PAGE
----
With just one polka dot, nothing can be achieved

Exploring the dance of dots.

[This is a work in progress, some interactives might not work]

Butterfly, Yayoi Kusama 1988


It is a widely known scientific fact that a cow is a sphere. Further, one might trivially observe that, a sphere is a point. Hence, points are the infimum of world models, earning their canonical reverence by representing any object and describing any phenomenon. So, we have much incentive in studying points and the arrangements of points.

Part 0
The Point

Evolution of a point

The point is the only geometry in the lowest dimension. The complication of dimensions allows us to make lines, squares, cubes, tesseracts, and so on. But since each of those objects can be discretized into the simpler forms – cubes made of squares, square of lines, and ultimately lines made of points, we can see that points truly can be thought of as building blocks of everything.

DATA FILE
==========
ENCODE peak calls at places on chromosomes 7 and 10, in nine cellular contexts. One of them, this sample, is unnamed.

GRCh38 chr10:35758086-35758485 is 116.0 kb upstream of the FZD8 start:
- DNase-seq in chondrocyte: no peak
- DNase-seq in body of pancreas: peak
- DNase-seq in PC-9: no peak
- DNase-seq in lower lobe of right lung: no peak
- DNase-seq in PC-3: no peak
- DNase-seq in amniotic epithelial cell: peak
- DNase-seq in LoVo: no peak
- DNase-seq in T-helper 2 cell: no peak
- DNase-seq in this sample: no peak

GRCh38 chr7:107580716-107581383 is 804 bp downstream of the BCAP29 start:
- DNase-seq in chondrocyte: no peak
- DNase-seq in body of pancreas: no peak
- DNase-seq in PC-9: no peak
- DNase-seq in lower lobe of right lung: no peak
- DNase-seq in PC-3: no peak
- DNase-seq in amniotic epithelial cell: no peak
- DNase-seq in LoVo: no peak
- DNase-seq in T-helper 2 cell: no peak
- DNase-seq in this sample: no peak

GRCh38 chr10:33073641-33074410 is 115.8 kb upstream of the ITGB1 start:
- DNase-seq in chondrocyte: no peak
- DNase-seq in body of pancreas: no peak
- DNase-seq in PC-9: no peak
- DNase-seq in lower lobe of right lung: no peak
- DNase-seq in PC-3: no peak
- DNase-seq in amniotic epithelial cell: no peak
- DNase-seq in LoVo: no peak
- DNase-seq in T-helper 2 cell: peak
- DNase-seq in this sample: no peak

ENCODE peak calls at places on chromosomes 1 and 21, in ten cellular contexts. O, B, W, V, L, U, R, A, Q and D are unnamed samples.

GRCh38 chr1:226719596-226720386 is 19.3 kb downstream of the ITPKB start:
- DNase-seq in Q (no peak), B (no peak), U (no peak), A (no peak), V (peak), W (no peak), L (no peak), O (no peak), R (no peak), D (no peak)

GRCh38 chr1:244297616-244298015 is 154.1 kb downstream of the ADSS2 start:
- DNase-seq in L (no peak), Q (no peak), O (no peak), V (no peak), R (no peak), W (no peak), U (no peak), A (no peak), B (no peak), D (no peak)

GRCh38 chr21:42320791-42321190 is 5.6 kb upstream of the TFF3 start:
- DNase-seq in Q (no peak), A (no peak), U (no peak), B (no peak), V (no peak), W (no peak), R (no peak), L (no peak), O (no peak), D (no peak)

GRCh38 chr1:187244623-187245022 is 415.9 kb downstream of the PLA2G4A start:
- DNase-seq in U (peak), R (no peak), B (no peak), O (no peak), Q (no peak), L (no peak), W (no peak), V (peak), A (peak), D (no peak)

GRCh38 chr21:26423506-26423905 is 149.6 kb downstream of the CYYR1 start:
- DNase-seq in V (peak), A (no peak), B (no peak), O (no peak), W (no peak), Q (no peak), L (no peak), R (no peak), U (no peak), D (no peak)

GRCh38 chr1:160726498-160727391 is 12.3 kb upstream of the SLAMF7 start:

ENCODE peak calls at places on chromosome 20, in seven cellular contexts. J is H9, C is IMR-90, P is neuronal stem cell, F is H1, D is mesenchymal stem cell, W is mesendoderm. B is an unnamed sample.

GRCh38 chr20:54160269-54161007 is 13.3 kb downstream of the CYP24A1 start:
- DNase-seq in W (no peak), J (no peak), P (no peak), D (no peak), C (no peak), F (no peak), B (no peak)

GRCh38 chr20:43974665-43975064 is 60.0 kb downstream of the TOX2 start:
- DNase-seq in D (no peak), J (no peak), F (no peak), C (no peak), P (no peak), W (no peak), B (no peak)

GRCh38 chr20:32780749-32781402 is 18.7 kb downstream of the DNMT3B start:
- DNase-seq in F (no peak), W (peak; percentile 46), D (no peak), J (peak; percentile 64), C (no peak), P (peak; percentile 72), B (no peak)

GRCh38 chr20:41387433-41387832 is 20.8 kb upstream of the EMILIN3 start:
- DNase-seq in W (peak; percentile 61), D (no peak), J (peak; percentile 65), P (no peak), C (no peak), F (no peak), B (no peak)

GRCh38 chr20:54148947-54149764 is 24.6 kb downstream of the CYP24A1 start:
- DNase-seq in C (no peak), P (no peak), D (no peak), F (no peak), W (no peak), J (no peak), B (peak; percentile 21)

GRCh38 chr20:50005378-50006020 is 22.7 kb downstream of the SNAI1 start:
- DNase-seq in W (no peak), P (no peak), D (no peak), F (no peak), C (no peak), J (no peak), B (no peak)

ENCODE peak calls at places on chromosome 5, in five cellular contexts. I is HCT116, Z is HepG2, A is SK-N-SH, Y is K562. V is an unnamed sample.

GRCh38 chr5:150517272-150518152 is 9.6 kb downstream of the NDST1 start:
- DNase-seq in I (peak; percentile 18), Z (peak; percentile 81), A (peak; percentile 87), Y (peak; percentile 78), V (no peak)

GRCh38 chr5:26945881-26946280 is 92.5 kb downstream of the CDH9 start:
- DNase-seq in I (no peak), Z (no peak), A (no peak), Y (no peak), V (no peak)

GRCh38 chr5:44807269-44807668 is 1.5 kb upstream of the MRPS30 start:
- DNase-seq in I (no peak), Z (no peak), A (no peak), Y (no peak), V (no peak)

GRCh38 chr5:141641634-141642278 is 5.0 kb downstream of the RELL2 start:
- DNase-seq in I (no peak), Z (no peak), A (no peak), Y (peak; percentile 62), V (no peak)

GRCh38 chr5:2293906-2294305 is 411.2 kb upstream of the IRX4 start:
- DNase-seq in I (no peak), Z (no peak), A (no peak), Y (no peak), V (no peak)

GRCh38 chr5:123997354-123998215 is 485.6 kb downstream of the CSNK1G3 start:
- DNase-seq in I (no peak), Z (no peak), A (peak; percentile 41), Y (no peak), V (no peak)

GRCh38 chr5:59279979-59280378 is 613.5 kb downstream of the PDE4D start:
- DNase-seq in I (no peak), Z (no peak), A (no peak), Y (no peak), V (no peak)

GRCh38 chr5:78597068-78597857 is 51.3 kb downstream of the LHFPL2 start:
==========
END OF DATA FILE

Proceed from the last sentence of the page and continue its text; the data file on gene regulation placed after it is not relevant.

Kusama was right on money when she said “With just one polka dot, nothing can be achieved”. Points are interesting when they play with each other. In this post, I want to explore how points come together to create a complex myriad of patterns and phenomenon that we see in the world.

Part I

Let’s begin where the worlds end – the state of highest entropy or pure randomness! What does it look like to randomly sample points from a Uniform Distribution Function for our dots?

Number of Points

One might think "What's in a randomly scattered set of points?" – Quite a bit actually! For instance, Monte Carlo method to Calculate π

Finding pi, etc.

Part II

Patterns such as these, while are pleasing to look at, are useful in finding packing etc.

are all too predictable. Let's now try to hit a soft spot between the extremes of disorderliness and orderliness.

Author: Harsha

Harsha is not particularly keen on the out-of-body experience of writing in third-person. What a weirdo!

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